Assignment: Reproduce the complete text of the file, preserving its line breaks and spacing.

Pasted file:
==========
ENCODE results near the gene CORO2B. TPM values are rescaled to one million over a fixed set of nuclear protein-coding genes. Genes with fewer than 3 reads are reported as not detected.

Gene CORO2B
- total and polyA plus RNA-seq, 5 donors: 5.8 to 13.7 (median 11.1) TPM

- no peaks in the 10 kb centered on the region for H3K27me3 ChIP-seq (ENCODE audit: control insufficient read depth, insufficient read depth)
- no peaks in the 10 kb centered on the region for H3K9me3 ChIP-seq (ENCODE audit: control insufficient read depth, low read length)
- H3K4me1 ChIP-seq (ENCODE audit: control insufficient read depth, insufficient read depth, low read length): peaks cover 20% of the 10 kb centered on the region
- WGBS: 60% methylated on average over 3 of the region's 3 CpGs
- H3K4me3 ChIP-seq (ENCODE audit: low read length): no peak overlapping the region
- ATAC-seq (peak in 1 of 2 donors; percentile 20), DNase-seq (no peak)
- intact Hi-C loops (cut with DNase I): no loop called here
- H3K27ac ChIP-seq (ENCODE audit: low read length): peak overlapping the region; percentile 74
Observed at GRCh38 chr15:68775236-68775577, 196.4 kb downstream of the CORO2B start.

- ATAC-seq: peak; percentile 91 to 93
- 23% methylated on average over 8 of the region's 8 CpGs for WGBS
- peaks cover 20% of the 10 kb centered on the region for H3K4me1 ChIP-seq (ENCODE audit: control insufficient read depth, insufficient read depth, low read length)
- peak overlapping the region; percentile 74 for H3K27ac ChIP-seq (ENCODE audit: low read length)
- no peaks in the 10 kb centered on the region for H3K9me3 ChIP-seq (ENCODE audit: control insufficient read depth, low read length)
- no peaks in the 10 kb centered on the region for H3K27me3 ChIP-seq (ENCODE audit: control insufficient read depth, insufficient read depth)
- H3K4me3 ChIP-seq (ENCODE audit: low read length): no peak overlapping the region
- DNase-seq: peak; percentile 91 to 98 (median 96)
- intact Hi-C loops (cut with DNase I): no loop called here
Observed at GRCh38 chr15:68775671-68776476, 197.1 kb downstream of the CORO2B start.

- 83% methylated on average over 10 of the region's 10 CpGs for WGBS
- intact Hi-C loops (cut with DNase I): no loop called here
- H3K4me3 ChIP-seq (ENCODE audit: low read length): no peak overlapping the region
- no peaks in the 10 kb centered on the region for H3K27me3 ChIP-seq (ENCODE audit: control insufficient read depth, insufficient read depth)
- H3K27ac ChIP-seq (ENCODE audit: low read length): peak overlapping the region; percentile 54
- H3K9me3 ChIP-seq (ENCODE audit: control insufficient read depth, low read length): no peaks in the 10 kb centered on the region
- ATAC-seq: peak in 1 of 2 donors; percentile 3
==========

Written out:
ENCODE results near the gene CORO2B. TPM values are rescaled to one million over a fixed set of nuclear protein-coding genes. Genes with fewer than 3 reads are reported as not detected.

Gene CORO2B
- total and polyA plus RNA-seq, 5 donors: 5.8 to 13.7 (median 11.1) TPM

- no peaks in the 10 kb centered on the region for H3K27me3 ChIP-seq (ENCODE audit: control insufficient read depth, insufficient read depth)
- no peaks in the 10 kb centered on the region for H3K9me3 ChIP-seq (ENCODE audit: control insufficient read depth, low read length)
- H3K4me1 ChIP-seq (ENCODE audit: control insufficient read depth, insufficient read depth, low read length): peaks cover 20% of the 10 kb centered on the region
- WGBS: 60% methylated on average over 3 of the region's 3 CpGs
- H3K4me3 ChIP-seq (ENCODE audit: low read length): no peak overlapping the region
- ATAC-seq (peak in 1 of 2 donors; percentile 20), DNase-seq (no peak)
- intact Hi-C loops (cut with DNase I): no loop called here
- H3K27ac ChIP-seq (ENCODE audit: low read length): peak overlapping the region; percentile 74
Observed at GRCh38 chr15:68775236-68775577, 196.4 kb downstream of the CORO2B start.

- ATAC-seq: peak; percentile 91 to 93
- 23% methylated on average over 8 of the region's 8 CpGs for WGBS
- peaks cover 20% of the 10 kb centered on the region for H3K4me1 ChIP-seq (ENCODE audit: control insufficient read depth, insufficient read depth, low read length)
- peak overlapping the region; percentile 74 for H3K27ac ChIP-seq (ENCODE audit: low read length)
- no peaks in the 10 kb centered on the region for H3K9me3 ChIP-seq (ENCODE audit: control insufficient read depth, low read length)
- no peaks in the 10 kb centered on the region for H3K27me3 ChIP-seq (ENCODE audit: control insufficient read depth, insufficient read depth)
- H3K4me3 ChIP-seq (ENCODE audit: low read length): no peak overlapping the region
- DNase-seq: peak; percentile 91 to 98 (median 96)
- intact Hi-C loops (cut with DNase I): no loop called here
Observed at GRCh38 chr15:68775671-68776476, 197.1 kb downstream of the CORO2B start.

- 83% methylated on average over 10 of the region's 10 CpGs for WGBS
- intact Hi-C loops (cut with DNase I): no loop called here
- H3K4me3 ChIP-seq (ENCODE audit: low read length): no peak overlapping the region
- no peaks in the 10 kb centered on the region for H3K27me3 ChIP-seq (ENCODE audit: control insufficient read depth, insufficient read depth)
- H3K27ac ChIP-seq (ENCODE audit: low read length): peak overlapping the region; percentile 54
- H3K9me3 ChIP-seq (ENCODE audit: control insufficient read depth, low read length): no peaks in the 10 kb centered on the region
- ATAC-seq: peak in 1 of 2 donors; percentile 3